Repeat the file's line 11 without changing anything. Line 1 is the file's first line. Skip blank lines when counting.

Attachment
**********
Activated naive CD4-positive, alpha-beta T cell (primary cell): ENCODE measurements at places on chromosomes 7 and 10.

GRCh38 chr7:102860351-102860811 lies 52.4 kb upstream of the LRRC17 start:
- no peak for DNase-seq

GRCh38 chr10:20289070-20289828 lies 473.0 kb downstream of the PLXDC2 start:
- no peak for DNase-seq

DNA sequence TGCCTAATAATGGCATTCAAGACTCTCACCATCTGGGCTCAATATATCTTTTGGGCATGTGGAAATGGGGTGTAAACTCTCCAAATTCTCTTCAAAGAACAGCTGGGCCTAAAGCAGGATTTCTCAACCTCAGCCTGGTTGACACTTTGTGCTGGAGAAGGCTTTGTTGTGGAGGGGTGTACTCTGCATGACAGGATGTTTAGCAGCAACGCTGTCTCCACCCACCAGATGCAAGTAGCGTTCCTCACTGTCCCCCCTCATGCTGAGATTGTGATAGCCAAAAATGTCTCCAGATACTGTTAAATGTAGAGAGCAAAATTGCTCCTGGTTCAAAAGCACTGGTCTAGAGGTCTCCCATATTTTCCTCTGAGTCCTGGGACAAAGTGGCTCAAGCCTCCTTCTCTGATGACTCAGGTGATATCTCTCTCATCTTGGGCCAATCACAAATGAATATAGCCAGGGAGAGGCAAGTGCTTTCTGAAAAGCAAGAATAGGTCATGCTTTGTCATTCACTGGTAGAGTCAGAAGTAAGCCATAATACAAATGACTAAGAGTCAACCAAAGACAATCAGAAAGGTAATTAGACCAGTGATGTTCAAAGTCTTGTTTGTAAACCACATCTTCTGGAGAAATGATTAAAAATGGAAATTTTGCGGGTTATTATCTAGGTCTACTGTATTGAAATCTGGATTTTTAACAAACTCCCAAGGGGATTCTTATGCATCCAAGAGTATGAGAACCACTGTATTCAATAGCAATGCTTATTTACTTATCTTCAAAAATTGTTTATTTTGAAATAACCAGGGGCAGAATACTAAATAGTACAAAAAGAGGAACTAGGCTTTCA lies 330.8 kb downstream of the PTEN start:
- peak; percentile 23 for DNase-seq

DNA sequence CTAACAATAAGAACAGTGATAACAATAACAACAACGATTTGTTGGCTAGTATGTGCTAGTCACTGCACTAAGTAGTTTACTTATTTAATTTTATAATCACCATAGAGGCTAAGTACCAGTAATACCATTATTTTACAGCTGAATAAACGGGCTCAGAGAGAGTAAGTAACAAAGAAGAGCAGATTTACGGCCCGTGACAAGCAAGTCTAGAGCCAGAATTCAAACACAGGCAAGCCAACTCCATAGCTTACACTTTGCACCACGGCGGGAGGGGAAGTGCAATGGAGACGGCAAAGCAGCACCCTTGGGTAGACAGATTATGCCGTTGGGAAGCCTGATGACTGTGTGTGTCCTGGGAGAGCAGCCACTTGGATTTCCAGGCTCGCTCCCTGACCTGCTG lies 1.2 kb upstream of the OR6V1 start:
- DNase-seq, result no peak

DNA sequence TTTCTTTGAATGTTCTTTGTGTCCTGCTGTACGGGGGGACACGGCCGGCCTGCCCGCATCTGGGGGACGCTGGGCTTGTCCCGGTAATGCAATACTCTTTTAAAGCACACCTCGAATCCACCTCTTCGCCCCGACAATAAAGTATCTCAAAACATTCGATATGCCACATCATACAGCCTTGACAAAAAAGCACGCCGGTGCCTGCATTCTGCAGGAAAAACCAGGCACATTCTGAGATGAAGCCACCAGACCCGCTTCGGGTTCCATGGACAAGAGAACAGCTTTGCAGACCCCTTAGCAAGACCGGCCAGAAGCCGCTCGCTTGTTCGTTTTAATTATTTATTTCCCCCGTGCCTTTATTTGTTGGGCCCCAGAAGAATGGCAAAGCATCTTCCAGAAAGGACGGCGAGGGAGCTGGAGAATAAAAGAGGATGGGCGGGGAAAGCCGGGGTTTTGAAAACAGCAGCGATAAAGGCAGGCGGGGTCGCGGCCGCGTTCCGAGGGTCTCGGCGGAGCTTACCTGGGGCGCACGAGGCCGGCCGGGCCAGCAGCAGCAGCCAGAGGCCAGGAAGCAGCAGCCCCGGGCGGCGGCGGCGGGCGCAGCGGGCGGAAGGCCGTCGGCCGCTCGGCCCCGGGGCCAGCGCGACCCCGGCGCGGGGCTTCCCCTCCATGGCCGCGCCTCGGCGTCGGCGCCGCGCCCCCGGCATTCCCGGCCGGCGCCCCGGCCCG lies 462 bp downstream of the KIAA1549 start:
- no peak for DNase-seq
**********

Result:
- no peak for DNase-seq